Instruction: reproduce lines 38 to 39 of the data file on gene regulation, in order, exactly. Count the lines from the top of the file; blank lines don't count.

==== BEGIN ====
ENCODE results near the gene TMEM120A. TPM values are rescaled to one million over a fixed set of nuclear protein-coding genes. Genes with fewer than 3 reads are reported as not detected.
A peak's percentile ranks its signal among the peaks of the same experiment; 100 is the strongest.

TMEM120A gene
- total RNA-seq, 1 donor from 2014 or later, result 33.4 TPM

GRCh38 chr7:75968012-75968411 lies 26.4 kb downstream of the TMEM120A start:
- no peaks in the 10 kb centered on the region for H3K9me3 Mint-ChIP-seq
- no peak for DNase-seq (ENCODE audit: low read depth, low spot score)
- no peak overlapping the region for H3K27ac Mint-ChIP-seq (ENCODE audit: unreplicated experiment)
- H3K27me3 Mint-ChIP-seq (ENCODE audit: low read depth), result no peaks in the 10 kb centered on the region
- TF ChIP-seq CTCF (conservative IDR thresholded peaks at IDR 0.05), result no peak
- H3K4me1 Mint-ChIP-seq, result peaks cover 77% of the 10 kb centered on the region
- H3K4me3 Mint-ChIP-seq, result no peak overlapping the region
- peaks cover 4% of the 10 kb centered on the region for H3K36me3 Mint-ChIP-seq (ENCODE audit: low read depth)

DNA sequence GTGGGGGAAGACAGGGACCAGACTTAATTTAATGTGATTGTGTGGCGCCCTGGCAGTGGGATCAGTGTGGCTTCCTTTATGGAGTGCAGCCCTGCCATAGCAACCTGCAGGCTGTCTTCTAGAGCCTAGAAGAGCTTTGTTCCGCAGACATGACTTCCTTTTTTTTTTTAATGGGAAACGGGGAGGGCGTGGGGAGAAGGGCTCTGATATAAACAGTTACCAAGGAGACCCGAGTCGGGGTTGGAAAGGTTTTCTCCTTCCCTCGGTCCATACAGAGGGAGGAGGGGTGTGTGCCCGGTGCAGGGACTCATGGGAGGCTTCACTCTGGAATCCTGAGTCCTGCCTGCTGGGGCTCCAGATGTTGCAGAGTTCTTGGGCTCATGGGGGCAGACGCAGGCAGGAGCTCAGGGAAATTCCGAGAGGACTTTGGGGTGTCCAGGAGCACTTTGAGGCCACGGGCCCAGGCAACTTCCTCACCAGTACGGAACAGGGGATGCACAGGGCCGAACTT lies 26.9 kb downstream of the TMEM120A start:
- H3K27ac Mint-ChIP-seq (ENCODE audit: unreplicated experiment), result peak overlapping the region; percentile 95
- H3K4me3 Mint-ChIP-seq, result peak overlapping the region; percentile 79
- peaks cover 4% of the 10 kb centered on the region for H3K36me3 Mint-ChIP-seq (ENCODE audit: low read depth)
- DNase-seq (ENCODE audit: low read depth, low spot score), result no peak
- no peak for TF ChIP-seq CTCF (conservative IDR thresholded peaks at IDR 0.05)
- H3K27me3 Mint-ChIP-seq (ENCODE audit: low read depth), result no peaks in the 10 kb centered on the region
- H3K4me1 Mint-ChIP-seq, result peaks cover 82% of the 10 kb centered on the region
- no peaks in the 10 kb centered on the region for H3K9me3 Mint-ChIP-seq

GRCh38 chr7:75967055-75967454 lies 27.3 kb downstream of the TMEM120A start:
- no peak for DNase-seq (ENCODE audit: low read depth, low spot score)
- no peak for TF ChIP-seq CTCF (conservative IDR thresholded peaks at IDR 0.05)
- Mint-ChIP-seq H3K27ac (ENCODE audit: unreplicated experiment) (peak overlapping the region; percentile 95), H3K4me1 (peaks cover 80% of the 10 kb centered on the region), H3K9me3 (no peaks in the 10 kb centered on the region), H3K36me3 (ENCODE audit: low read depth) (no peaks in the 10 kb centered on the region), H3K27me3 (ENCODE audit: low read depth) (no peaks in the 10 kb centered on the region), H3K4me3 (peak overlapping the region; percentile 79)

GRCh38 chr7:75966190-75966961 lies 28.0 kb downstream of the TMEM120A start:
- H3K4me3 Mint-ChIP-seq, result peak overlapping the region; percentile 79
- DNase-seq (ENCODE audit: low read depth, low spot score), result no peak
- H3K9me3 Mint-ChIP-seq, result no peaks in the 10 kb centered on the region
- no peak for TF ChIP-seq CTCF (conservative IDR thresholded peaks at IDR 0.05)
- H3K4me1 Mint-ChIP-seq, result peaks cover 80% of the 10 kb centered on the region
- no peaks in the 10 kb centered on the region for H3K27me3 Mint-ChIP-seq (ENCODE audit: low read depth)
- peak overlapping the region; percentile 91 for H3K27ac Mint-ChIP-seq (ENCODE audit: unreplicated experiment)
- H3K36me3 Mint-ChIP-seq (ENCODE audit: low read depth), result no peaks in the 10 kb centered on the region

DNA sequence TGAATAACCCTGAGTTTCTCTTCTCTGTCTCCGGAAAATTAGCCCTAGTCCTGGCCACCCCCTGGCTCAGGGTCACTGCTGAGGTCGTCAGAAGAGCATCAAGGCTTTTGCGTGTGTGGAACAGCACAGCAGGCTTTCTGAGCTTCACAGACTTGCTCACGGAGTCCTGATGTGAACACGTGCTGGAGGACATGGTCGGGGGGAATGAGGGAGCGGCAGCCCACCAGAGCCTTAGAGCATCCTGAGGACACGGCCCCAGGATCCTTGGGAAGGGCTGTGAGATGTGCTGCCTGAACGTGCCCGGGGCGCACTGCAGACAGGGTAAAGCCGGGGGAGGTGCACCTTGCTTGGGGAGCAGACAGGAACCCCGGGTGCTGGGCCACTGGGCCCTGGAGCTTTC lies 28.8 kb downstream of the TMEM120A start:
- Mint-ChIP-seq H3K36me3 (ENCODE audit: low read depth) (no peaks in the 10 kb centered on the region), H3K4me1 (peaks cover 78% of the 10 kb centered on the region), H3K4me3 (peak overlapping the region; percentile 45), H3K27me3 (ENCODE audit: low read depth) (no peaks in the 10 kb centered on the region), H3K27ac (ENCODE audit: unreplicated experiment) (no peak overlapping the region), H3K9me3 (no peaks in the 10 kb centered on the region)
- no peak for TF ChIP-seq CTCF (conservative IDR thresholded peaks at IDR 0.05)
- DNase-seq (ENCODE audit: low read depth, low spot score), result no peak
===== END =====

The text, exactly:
- no peak for TF ChIP-seq CTCF (conservative IDR thresholded peaks at IDR 0.05)
- DNase-seq (ENCODE audit: low read depth, low spot score), result no peak